Soon I was scouring Pitchfork every morning — the energy of those early reviews reminded me of the gonzo screeds of Lester Bangs, the idea that writing about music could be an art form in itself — and I naïvely pictured foundational Pitchfork writers like Brent DiCrescenzo, king of the “concept review,” languidly crafting their sentences as a full-time job. 

In early 2004, Pitchfork put out a call for submissions, requiring prospective writers to list their top albums of the year and, if memory serves, a particular decade like the 1960s. I had written about some music locally in Chicago, and I applied. For a long while, nothing happened. I was a year out of school, my permalance stint as an editor alongside fellow music nerds at AOL CityGuide was winding down, and my future wife got accepted into the Teach for America program, so we left Chicago for New York. I applied, understandably without success, to the now-defunct music magazine Blender. In August 2004, the same month I eventually accepted a job covering — of all things — the mutual-fund industry for a publication now owned by the Financial Times, I received an email from Ryan Schreiber, to an email address I had stopped checking frequently, with the subject heading “Good News!” I was in. Sure, there were some huge catches that in hindsight should have been waving red flags: I would be expected to file two reviews per week, usually of no more than 600 words unless they were “featured” reviews, which could go as long as 900 words. The pay would be $10 per review, starting only after I’d been writing for six months. (That changed pretty quickly as I recall, but you get an idea.) But either way, I was in, and I couldn’t have been more excited. Schreiber wrote, “I really go in for hilarity, assuming humor is something you excel at.” I sure tried!

What happened next will always be hard for me to wrap my head around. Like the fictitious critic in Wilfred Sheed’s 1970 novel Jamison (a character celebrated in a recent New Yorker piece), I gave myself over to what I felt were the standards of truth-telling and service to readers’ precious time. The people who were laid off with me from Pitchfork this week often use words to describe me like “nice,” but for a while I was the statistically most negative reviewer on the staff. I panned a Jimmy Eat World album, Futures, because I was genuinely disappointed in it, even though I felt like I was the band’s only fan in our stable of reviewers, and I tried to fit my critique into the fledgling site’s editorial vision, a mix of empathy and independence. I would work all day at my day job as a mutual-fund reporter, listen to my iPod on the subway, and write in an espresso-fueled frenzy all Wednesday night and Sunday afternoon. I still remember the time I met a guy at a mutual-fund firm who was related to longtime Rolling Stone critic Anthony DeCurtis. I read all the music criticism I could get my hands on, and I fancied myself a serious New York writer who would work my way into fitting that identity.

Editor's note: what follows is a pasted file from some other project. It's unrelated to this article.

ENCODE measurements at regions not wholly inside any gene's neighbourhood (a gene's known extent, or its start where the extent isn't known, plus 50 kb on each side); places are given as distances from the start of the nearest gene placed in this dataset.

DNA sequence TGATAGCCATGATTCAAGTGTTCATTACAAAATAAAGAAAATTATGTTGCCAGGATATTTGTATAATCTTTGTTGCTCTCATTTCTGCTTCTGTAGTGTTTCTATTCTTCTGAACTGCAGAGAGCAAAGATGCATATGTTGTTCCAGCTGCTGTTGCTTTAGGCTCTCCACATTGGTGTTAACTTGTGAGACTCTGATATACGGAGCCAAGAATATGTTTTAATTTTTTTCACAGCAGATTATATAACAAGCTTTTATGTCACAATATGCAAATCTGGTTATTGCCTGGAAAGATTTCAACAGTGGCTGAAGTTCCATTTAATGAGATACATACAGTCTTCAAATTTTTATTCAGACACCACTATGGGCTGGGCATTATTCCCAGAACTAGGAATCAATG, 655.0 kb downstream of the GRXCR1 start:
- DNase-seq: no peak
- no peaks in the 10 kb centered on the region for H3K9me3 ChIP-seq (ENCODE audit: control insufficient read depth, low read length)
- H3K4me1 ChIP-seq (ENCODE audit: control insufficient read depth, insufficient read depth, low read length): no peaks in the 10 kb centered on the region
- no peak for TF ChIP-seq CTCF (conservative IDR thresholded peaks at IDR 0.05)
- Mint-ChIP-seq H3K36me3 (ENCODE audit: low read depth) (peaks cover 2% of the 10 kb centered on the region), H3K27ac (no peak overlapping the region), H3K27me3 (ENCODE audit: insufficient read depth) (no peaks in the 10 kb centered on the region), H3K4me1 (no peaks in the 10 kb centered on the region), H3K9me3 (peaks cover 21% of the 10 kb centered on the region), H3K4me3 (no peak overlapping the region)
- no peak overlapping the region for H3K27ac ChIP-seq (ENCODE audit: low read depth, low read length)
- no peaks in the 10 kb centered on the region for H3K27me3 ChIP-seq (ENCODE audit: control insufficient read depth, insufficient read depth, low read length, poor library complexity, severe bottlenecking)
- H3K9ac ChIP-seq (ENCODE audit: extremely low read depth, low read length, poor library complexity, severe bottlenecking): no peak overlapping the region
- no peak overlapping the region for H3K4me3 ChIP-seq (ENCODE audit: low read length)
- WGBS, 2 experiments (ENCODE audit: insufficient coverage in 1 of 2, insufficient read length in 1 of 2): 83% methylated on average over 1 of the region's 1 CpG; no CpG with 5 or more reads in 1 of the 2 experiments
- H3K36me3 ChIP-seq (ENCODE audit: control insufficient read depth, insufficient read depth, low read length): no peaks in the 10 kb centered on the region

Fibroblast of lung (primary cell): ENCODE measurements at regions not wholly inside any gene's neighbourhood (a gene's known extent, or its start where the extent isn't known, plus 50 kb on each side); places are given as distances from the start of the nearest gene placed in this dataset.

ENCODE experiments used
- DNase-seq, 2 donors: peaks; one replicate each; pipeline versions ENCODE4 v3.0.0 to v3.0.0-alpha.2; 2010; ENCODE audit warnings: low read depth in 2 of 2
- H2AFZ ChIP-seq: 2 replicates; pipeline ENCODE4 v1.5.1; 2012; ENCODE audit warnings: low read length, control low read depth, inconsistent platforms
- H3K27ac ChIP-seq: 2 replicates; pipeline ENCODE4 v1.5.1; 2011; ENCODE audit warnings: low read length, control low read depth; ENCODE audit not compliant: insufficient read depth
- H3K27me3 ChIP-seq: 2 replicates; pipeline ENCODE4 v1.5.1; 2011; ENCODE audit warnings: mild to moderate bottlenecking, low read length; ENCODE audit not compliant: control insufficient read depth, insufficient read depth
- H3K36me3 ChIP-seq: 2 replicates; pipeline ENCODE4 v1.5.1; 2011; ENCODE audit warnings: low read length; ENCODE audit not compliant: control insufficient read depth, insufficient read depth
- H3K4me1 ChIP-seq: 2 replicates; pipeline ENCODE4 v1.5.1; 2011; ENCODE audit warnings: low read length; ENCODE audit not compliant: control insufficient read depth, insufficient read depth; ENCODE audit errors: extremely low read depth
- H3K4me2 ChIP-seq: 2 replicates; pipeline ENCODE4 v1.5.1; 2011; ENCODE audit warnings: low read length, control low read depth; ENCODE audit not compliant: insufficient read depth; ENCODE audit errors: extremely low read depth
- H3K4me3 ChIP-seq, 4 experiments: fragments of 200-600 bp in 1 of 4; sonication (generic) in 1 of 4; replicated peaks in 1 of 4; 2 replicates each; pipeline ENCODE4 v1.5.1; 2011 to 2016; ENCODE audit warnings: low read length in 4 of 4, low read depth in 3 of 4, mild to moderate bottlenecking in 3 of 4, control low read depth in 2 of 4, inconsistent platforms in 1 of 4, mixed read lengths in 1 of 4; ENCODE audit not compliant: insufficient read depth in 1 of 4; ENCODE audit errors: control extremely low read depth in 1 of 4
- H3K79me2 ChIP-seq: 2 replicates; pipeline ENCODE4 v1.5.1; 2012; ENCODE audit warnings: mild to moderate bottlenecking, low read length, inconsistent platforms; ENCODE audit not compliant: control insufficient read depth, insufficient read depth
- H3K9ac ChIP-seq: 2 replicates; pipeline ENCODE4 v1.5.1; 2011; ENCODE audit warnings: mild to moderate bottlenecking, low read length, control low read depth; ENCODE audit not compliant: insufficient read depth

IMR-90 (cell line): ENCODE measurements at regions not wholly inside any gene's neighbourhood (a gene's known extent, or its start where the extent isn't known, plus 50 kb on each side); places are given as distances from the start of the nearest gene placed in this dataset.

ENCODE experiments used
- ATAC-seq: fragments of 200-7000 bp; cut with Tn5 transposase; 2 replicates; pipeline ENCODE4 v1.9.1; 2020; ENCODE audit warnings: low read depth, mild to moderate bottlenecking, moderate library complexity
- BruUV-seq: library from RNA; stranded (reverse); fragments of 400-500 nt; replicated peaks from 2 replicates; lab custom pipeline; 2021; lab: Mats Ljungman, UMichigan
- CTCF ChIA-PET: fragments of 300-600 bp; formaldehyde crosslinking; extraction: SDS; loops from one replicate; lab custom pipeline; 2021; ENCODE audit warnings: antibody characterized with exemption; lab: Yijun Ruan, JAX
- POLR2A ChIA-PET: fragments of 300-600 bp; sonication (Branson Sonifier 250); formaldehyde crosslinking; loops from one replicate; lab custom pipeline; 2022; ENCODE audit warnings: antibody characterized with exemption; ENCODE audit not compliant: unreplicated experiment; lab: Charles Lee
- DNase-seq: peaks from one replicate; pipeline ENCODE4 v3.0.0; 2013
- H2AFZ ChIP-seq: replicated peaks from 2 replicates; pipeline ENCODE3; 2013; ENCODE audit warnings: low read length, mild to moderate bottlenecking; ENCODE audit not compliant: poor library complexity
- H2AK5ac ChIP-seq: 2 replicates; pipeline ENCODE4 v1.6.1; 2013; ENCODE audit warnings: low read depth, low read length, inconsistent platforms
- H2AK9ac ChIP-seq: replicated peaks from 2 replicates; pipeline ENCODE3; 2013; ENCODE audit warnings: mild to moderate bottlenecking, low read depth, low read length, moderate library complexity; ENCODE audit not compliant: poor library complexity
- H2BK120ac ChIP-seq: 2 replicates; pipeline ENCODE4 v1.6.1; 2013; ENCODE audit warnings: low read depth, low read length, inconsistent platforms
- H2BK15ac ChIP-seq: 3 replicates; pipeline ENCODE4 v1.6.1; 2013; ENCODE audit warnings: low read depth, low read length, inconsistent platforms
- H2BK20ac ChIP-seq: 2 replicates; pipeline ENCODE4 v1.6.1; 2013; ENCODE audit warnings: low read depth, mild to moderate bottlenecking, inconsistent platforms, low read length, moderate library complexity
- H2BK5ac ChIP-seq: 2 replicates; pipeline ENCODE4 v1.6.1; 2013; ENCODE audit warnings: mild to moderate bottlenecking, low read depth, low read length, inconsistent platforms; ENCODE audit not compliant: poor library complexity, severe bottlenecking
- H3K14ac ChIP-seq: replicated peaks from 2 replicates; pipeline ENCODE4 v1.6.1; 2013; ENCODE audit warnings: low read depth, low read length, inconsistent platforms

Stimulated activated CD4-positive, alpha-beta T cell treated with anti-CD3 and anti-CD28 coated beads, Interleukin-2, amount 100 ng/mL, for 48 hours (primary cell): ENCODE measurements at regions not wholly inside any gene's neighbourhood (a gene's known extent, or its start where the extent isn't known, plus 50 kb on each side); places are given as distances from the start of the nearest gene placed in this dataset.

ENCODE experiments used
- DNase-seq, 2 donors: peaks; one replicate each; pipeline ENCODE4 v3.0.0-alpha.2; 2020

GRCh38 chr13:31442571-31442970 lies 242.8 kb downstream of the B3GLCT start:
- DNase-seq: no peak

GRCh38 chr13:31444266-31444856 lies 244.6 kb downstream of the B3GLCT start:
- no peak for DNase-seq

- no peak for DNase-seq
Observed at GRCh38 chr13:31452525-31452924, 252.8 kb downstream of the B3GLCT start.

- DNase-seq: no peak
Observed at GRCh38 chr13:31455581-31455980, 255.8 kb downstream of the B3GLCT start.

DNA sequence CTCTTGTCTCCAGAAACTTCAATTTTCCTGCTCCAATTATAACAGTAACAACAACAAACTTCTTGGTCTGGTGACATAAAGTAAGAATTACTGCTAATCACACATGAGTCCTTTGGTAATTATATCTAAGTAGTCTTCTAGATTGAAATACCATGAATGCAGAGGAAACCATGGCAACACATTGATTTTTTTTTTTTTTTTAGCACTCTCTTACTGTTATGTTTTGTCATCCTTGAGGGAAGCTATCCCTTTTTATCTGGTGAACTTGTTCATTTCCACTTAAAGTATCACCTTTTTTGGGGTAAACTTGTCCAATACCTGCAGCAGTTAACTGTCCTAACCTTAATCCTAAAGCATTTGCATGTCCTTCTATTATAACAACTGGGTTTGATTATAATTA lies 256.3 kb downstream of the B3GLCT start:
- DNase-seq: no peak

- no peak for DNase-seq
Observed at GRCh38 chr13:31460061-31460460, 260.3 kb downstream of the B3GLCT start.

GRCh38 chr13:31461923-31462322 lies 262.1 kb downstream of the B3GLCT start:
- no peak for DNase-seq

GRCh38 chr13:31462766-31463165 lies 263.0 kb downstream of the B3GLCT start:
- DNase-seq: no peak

And then, suddenly at first, some of my dreams started coming true. In 2005, David Carr, the late media critic at The New York Times, quoted one of my reviews in an article about Pitchfork under the headline “Garage Rock Meets Garage Critics.” At the HiFi Bar on Avenue A, I talked at length with future Times journalist Dave Itzkoff for a long Wired magazine piece titled The Pitchfork Effect (I wasn’t quoted, but still). Even the inevitable backlash to my work came with a certain rush: In response to another brutal review, an Austin band called Sound Team made a clever video that depicted me throwing them off a cliff and burning them in effigy. I left the mutual-fund gig, took a job at BusinessWeek before it got bought by Bloomberg, went back to the mutual-fund-gig company on a part-time basis to pursue music writing more seriously. “We all had dreams once,” my well-meaning BusinessWeek editor warned. I got married. Guided by Mark Richardson, I became the main writer for Pitchfork’s Forkcast blog, long since shuttered and lost everywhere except I started writing for print magazines like Spin and working with great editors like Charles Aaron and (another now-Times staffer) Caryn Ganz. 

When a character on the TV show Veronica Mars mentioned getting an internship at Pitchfork, the editors playfully slapped his byline on one of my reviews. When I thought a scrappy Jacksonville, Florida, band called Black Kids had a really catchy EP, I just said so, blissfully unaware of how other critics would feast on them when they got to New York. In July 2008, Mark Richardson and I went to a music festival in Denmark and saw Radiohead and Jay-Z. I really thought that’s how every summer would be for the rest of my life.